Hack Your Brain To Increase Focus And Attention

Hack Your Brain To Increase Focus And Attention

Grade Level

6 - 8


15 min - 1 hr


Life Science

Este recurso está disponible en español. This resource is available in Spanish.

A young scientist drops their phone, and a robot reaches to catch it.
Credit: Joy Ho

Have you ever dropped your phone? Maybe you weren’t paying attention to what you were doing or were excited to show a friend a photo. Suddenly, the phone slipped from your fingers and headed towards the ground. What did you do? Did you try to catch it?

Let’s test your reaction time. You’ll need a friend and a ruler. (If you don’t have a ruler, a scrap of cardboard, a wooden spoon, or even a stick from outside will work. Just mark it every inch or so with a pencil or some tape.)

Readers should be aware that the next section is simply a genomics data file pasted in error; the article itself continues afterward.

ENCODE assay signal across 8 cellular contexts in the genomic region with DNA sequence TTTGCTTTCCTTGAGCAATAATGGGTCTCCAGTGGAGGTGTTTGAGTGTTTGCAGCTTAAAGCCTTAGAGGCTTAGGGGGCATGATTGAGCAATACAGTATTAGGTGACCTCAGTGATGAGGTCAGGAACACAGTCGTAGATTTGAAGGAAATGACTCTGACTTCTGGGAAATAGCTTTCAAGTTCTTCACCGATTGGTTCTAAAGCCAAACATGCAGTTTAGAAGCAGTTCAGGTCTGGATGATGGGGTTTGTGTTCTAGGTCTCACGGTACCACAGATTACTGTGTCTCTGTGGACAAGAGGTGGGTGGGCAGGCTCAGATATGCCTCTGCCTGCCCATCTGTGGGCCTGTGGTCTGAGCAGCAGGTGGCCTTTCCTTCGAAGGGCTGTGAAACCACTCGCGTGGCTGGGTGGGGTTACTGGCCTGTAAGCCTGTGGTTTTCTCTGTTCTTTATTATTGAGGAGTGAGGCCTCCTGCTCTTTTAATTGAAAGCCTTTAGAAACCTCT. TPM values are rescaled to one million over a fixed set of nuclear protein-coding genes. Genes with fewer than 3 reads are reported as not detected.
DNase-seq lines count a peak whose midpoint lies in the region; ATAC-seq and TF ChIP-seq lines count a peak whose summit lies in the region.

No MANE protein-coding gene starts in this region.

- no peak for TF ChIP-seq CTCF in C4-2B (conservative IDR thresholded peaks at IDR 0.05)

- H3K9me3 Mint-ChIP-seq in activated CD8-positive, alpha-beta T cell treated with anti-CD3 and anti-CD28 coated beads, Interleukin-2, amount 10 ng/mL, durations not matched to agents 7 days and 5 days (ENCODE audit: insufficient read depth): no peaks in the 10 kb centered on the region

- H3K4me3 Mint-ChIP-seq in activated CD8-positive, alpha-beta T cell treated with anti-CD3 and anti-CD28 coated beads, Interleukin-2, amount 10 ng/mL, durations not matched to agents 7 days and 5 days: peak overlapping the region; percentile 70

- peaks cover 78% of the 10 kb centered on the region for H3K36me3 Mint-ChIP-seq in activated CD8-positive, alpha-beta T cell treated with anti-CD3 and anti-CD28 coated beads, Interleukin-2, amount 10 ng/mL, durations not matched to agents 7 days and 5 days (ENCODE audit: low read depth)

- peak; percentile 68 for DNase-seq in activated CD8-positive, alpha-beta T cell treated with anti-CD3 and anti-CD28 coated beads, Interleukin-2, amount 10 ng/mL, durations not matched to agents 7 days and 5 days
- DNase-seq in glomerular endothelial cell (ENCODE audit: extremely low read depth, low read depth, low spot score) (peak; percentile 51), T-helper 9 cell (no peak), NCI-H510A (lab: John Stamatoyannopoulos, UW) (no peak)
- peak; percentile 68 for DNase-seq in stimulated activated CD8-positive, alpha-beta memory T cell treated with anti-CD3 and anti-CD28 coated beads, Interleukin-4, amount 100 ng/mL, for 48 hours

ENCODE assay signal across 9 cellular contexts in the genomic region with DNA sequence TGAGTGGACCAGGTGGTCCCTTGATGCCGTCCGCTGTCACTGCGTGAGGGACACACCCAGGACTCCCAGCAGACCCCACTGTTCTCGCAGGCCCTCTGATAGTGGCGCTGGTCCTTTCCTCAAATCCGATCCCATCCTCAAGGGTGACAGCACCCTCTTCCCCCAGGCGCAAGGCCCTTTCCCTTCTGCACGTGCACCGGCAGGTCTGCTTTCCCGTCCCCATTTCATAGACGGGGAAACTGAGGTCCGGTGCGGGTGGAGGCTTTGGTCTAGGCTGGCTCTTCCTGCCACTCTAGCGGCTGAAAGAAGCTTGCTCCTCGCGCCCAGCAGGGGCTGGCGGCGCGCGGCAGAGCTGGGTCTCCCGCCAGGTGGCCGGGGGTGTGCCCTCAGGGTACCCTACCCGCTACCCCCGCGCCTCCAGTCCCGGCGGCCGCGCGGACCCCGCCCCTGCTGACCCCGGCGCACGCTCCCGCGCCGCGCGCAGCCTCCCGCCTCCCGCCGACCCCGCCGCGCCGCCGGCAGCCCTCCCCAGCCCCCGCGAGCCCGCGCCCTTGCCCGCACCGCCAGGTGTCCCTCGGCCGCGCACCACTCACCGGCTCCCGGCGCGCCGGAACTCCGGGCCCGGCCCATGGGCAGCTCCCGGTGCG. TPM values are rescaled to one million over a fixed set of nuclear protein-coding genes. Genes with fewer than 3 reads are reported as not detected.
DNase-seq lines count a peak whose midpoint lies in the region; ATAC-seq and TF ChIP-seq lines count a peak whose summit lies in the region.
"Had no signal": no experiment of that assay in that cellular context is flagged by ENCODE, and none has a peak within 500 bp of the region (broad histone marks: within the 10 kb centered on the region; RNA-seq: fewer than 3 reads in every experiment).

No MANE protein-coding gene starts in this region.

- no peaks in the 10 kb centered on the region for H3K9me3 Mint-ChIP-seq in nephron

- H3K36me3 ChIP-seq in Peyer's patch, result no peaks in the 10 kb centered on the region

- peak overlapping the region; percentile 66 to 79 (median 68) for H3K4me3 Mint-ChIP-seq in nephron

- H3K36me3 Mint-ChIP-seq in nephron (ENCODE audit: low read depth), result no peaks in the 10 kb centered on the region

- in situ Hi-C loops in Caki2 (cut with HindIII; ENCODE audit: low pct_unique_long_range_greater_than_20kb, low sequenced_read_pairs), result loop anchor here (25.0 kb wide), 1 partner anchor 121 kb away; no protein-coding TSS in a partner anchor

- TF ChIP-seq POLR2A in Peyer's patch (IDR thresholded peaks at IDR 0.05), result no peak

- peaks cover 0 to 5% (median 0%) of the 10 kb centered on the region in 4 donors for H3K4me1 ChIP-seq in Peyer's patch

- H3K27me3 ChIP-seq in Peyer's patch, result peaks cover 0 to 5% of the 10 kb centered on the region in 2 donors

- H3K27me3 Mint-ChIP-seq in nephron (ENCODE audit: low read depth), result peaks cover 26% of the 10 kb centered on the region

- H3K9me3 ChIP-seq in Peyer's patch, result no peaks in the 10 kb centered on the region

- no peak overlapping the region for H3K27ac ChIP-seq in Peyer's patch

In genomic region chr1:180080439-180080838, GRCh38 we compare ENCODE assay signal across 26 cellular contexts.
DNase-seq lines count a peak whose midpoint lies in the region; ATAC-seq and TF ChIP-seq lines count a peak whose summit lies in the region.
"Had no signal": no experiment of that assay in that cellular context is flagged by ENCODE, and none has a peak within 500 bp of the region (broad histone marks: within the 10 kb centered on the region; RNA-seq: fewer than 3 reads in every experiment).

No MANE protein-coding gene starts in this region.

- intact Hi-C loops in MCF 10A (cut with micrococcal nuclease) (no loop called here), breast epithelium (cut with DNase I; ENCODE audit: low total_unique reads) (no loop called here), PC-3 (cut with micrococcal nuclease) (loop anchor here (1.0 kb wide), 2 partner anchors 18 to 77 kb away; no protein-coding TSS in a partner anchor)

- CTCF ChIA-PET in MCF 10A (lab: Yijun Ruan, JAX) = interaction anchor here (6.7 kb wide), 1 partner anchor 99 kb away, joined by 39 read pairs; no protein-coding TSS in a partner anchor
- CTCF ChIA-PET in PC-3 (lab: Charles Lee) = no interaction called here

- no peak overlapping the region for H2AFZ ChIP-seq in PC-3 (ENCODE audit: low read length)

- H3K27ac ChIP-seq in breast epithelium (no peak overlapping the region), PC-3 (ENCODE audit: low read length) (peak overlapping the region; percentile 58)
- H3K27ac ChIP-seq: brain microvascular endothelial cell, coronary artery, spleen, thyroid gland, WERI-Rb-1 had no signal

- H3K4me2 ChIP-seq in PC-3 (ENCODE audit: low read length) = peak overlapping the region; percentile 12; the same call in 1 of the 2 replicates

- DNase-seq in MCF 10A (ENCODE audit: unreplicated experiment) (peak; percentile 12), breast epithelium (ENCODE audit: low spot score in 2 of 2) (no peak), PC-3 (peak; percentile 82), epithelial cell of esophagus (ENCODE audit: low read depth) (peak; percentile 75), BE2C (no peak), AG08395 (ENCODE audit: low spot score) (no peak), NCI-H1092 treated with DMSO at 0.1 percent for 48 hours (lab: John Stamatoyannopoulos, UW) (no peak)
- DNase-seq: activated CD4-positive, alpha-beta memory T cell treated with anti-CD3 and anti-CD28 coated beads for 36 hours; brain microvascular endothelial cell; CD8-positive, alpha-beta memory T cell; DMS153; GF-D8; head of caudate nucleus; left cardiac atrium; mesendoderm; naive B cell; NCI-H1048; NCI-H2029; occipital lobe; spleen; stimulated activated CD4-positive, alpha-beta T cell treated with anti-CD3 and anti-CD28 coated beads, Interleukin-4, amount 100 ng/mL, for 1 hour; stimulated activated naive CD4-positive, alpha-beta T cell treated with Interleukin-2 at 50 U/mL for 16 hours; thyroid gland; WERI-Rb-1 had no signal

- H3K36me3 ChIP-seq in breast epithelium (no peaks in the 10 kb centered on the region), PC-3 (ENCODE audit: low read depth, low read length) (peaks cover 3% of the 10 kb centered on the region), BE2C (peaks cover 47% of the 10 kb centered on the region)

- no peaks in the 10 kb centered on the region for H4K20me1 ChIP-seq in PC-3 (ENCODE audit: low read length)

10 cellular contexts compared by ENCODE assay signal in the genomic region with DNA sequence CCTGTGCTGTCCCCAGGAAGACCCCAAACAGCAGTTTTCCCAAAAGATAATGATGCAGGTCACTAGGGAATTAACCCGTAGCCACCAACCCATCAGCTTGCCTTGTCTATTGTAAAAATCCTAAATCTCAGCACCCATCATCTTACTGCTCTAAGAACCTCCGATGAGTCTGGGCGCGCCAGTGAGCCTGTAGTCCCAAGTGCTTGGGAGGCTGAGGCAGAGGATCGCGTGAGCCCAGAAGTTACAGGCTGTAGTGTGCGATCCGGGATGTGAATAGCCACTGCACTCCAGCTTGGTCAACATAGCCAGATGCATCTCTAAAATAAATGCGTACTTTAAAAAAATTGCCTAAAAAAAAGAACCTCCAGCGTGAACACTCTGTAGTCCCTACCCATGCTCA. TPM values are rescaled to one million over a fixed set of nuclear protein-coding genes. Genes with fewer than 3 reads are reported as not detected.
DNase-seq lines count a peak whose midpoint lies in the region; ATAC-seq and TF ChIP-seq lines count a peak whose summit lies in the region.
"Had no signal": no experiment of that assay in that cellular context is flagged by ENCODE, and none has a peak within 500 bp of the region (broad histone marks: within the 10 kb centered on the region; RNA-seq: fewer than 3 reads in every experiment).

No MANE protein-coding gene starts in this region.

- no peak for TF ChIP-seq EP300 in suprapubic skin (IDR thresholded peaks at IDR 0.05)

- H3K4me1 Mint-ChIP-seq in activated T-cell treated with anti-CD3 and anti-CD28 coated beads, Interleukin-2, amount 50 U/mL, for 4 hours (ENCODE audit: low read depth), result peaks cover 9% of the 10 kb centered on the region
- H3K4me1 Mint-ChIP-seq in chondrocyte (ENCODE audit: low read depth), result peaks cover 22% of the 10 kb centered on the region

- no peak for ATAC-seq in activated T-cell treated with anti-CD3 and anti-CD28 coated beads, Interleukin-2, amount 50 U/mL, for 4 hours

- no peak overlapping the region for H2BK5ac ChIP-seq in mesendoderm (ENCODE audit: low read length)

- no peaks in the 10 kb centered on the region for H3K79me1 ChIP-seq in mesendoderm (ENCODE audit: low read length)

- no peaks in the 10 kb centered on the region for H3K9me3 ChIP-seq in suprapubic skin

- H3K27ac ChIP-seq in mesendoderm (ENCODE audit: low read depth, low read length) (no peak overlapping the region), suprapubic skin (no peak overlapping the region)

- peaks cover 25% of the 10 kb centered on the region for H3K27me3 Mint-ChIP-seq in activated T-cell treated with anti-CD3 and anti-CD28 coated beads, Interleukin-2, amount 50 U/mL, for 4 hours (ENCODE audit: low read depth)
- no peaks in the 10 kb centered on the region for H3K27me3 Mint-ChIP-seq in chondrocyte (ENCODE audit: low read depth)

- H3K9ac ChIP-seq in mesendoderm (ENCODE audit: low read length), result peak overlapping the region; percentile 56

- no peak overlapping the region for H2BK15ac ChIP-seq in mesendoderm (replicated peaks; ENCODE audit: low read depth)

Here’s what to do:

  1. Stand facing your partner.
  2. Have your friend hold the ruler in one hand near the end, where the highest number is located.
  3. You will put your open index finger and thumb near the bottom of the ruler as if you are about to pinch it. Be ready to grab the ruler when it is dropped.
  4. Your friend should drop the ruler without announcing when they will do so.
  5. You will try to catch the ruler as fast as you can after it is dropped.
  6. Read the number on the ruler where you caught it to measure how far it fell before you caught it. The lower the number, the faster your reaction time.
  7. Repeat the experiment several times.

Does your reaction time improve with repetition?

An upset-looking man reaches for a dropping smartphone.
Would you be able to catch this phone and save it from damage? Credit: Shutterstock

This short experiment demonstrates reaction time or the time between a stimulus and a reaction to that stimulus. In this case, the stimulus is the dropping ruler. Your eyes send a signal to the brain’s cortex, and you react by catching the falling ruler. However, there’s more going on.